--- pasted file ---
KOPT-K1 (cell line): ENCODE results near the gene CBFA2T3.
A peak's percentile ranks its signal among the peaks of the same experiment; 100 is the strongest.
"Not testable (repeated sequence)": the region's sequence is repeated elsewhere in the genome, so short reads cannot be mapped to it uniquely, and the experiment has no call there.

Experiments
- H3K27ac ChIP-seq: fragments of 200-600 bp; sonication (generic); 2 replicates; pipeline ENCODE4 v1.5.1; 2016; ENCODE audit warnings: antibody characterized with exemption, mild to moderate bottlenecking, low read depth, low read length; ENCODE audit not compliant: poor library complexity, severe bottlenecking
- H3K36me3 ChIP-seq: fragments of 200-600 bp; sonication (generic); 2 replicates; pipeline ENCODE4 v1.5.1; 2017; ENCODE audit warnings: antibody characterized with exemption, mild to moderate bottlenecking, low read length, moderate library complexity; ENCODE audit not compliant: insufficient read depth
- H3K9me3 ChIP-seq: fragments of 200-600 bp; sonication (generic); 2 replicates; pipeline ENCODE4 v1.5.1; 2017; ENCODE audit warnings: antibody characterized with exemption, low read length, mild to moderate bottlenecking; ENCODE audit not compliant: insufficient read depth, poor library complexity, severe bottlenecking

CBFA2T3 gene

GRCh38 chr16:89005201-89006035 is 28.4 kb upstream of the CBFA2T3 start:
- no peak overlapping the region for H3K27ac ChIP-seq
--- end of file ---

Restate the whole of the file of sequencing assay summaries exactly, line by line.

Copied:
KOPT-K1 (cell line): ENCODE results near the gene CBFA2T3.
A peak's percentile ranks its signal among the peaks of the same experiment; 100 is the strongest.
"Not testable (repeated sequence)": the region's sequence is repeated elsewhere in the genome, so short reads cannot be mapped to it uniquely, and the experiment has no call there.

Experiments
- H3K27ac ChIP-seq: fragments of 200-600 bp; sonication (generic); 2 replicates; pipeline ENCODE4 v1.5.1; 2016; ENCODE audit warnings: antibody characterized with exemption, mild to moderate bottlenecking, low read depth, low read length; ENCODE audit not compliant: poor library complexity, severe bottlenecking
- H3K36me3 ChIP-seq: fragments of 200-600 bp; sonication (generic); 2 replicates; pipeline ENCODE4 v1.5.1; 2017; ENCODE audit warnings: antibody characterized with exemption, mild to moderate bottlenecking, low read length, moderate library complexity; ENCODE audit not compliant: insufficient read depth
- H3K9me3 ChIP-seq: fragments of 200-600 bp; sonication (generic); 2 replicates; pipeline ENCODE4 v1.5.1; 2017; ENCODE audit warnings: antibody characterized with exemption, low read length, mild to moderate bottlenecking; ENCODE audit not compliant: insufficient read depth, poor library complexity, severe bottlenecking

CBFA2T3 gene

GRCh38 chr16:89005201-89006035 is 28.4 kb upstream of the CBFA2T3 start:
- no peak overlapping the region for H3K27ac ChIP-seq